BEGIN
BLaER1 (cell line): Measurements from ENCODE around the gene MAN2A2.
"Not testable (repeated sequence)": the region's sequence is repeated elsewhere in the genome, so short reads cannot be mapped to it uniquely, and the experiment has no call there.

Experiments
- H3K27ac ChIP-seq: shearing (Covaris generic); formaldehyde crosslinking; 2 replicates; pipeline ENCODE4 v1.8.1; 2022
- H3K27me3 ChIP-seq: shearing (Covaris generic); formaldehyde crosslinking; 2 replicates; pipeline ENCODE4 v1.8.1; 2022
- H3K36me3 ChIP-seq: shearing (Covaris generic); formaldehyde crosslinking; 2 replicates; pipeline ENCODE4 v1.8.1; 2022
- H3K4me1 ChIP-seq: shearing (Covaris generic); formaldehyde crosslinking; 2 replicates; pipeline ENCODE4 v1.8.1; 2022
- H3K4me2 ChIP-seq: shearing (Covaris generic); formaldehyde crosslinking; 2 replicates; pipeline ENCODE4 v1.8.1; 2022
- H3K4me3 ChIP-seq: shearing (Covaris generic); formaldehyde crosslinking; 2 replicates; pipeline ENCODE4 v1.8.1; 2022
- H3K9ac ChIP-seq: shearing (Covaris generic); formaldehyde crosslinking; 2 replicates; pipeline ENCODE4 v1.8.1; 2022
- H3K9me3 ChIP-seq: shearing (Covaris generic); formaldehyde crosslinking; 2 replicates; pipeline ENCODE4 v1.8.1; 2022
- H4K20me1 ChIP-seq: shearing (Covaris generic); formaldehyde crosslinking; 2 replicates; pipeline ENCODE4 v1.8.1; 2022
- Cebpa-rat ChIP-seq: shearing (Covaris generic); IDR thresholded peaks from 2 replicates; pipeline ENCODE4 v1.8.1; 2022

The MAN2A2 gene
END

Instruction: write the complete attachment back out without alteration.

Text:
BLaER1 (cell line): Measurements from ENCODE around the gene MAN2A2.
"Not testable (repeated sequence)": the region's sequence is repeated elsewhere in the genome, so short reads cannot be mapped to it uniquely, and the experiment has no call there.

Experiments
- H3K27ac ChIP-seq: shearing (Covaris generic); formaldehyde crosslinking; 2 replicates; pipeline ENCODE4 v1.8.1; 2022
- H3K27me3 ChIP-seq: shearing (Covaris generic); formaldehyde crosslinking; 2 replicates; pipeline ENCODE4 v1.8.1; 2022
- H3K36me3 ChIP-seq: shearing (Covaris generic); formaldehyde crosslinking; 2 replicates; pipeline ENCODE4 v1.8.1; 2022
- H3K4me1 ChIP-seq: shearing (Covaris generic); formaldehyde crosslinking; 2 replicates; pipeline ENCODE4 v1.8.1; 2022
- H3K4me2 ChIP-seq: shearing (Covaris generic); formaldehyde crosslinking; 2 replicates; pipeline ENCODE4 v1.8.1; 2022
- H3K4me3 ChIP-seq: shearing (Covaris generic); formaldehyde crosslinking; 2 replicates; pipeline ENCODE4 v1.8.1; 2022
- H3K9ac ChIP-seq: shearing (Covaris generic); formaldehyde crosslinking; 2 replicates; pipeline ENCODE4 v1.8.1; 2022
- H3K9me3 ChIP-seq: shearing (Covaris generic); formaldehyde crosslinking; 2 replicates; pipeline ENCODE4 v1.8.1; 2022
- H4K20me1 ChIP-seq: shearing (Covaris generic); formaldehyde crosslinking; 2 replicates; pipeline ENCODE4 v1.8.1; 2022
- Cebpa-rat ChIP-seq: shearing (Covaris generic); IDR thresholded peaks from 2 replicates; pipeline ENCODE4 v1.8.1; 2022

The MAN2A2 gene